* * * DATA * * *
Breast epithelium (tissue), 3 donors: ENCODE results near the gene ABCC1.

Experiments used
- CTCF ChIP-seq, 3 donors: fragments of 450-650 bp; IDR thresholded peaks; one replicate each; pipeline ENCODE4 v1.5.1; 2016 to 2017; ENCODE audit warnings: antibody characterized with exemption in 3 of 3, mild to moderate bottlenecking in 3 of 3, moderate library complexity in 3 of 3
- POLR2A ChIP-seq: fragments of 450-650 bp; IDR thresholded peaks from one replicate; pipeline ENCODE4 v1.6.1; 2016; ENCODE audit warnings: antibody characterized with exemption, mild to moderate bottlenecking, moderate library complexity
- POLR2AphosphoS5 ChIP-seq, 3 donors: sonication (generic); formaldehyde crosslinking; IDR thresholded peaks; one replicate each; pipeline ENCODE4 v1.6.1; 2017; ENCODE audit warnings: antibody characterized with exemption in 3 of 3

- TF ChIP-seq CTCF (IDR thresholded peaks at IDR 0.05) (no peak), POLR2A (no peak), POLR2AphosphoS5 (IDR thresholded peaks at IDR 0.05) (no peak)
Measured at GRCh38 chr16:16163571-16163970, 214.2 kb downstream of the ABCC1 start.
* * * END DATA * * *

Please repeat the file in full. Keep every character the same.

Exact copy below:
Breast epithelium (tissue), 3 donors: ENCODE results near the gene ABCC1.

Experiments used
- CTCF ChIP-seq, 3 donors: fragments of 450-650 bp; IDR thresholded peaks; one replicate each; pipeline ENCODE4 v1.5.1; 2016 to 2017; ENCODE audit warnings: antibody characterized with exemption in 3 of 3, mild to moderate bottlenecking in 3 of 3, moderate library complexity in 3 of 3
- POLR2A ChIP-seq: fragments of 450-650 bp; IDR thresholded peaks from one replicate; pipeline ENCODE4 v1.6.1; 2016; ENCODE audit warnings: antibody characterized with exemption, mild to moderate bottlenecking, moderate library complexity
- POLR2AphosphoS5 ChIP-seq, 3 donors: sonication (generic); formaldehyde crosslinking; IDR thresholded peaks; one replicate each; pipeline ENCODE4 v1.6.1; 2017; ENCODE audit warnings: antibody characterized with exemption in 3 of 3

- TF ChIP-seq CTCF (IDR thresholded peaks at IDR 0.05) (no peak), POLR2A (no peak), POLR2AphosphoS5 (IDR thresholded peaks at IDR 0.05) (no peak)
Measured at GRCh38 chr16:16163571-16163970, 214.2 kb downstream of the ABCC1 start.